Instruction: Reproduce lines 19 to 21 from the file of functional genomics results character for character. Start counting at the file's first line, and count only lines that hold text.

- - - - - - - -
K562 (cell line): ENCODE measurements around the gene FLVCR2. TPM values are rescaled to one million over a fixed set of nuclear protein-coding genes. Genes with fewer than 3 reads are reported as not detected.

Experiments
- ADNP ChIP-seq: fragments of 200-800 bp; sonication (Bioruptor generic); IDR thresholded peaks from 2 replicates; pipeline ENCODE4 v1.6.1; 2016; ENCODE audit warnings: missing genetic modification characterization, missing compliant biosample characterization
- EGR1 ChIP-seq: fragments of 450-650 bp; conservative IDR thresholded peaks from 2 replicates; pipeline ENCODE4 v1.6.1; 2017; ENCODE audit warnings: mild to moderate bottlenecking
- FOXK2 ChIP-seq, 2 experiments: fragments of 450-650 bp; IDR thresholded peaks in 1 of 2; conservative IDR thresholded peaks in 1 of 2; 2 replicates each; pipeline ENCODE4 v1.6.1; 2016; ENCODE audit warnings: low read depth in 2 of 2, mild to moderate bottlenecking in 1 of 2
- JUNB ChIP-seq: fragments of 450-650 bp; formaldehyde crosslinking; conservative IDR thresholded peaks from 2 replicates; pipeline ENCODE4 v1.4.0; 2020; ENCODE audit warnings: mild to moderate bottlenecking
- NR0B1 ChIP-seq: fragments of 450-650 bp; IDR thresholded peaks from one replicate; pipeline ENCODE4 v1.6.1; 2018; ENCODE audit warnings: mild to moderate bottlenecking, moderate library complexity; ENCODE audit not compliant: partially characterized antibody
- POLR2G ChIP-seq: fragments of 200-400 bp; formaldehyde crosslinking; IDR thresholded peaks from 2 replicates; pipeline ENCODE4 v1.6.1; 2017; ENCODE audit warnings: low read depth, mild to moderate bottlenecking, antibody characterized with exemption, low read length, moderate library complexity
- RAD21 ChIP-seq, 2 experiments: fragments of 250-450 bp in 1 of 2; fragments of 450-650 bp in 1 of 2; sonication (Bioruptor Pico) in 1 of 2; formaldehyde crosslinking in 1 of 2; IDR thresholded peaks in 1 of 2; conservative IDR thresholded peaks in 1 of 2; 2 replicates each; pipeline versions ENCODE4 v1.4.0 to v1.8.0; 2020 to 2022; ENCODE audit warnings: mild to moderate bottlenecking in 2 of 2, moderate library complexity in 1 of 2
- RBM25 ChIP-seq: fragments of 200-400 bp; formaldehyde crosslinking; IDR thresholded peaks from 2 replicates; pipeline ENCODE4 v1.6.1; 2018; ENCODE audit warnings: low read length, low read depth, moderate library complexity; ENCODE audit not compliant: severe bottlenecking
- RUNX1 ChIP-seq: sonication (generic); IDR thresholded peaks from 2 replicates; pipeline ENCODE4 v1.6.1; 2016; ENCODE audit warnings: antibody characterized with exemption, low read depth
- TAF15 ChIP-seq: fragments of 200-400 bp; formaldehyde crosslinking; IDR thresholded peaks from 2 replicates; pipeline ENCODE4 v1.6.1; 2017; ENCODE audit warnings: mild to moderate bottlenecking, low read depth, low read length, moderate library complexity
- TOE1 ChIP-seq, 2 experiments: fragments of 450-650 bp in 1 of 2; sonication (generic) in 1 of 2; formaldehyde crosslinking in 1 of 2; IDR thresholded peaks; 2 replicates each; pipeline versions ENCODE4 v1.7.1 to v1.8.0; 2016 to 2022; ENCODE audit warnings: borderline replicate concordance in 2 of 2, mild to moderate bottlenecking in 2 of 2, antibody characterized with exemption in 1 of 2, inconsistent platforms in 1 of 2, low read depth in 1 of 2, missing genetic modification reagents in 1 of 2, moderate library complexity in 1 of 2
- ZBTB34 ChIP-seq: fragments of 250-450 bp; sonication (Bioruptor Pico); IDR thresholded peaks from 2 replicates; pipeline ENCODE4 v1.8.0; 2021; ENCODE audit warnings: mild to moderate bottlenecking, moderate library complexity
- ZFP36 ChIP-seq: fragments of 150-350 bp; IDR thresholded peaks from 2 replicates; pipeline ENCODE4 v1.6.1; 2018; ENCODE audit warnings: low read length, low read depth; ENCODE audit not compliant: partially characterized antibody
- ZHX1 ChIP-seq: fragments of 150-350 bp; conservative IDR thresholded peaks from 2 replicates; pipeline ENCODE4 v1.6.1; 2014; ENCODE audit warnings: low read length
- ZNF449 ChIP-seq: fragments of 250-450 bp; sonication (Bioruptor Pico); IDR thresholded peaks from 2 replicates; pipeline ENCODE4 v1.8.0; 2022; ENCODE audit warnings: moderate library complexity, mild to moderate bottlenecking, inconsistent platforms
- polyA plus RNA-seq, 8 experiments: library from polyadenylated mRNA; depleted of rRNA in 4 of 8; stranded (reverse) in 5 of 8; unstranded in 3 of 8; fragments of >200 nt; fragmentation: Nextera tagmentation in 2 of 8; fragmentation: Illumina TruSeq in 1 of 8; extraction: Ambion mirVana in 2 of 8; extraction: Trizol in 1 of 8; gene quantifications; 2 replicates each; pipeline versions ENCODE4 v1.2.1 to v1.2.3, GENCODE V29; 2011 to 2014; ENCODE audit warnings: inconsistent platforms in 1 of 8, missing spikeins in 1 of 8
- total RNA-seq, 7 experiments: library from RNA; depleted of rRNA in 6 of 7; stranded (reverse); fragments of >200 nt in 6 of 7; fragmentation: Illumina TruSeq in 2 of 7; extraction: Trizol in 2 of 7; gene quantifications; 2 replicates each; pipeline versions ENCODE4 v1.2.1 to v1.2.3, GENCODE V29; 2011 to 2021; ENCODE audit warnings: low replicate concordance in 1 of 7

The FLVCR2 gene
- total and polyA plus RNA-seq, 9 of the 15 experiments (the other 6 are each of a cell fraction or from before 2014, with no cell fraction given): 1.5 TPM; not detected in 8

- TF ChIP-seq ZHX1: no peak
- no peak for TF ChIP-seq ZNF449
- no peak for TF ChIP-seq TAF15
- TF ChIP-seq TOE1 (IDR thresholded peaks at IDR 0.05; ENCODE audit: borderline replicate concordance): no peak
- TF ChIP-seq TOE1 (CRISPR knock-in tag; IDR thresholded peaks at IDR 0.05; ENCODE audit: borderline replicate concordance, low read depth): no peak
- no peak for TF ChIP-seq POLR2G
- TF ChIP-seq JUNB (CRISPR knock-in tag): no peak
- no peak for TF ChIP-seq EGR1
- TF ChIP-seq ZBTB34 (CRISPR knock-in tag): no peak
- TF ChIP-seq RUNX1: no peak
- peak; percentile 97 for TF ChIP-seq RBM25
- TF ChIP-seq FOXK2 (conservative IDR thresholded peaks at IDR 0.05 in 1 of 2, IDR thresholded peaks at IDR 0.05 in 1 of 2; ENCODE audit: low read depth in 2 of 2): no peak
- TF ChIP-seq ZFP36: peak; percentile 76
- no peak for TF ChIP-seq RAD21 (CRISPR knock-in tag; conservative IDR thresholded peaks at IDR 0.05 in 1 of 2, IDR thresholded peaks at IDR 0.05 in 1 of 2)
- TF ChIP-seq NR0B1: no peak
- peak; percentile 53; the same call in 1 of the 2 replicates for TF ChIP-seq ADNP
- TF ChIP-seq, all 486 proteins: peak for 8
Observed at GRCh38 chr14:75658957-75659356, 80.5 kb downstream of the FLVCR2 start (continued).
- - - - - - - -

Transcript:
- total RNA-seq, 7 experiments: library from RNA; depleted of rRNA in 6 of 7; stranded (reverse); fragments of >200 nt in 6 of 7; fragmentation: Illumina TruSeq in 2 of 7; extraction: Trizol in 2 of 7; gene quantifications; 2 replicates each; pipeline versions ENCODE4 v1.2.1 to v1.2.3, GENCODE V29; 2011 to 2021; ENCODE audit warnings: low replicate concordance in 1 of 7

The FLVCR2 gene
- total and polyA plus RNA-seq, 9 of the 15 experiments (the other 6 are each of a cell fraction or from before 2014, with no cell fraction given): 1.5 TPM; not detected in 8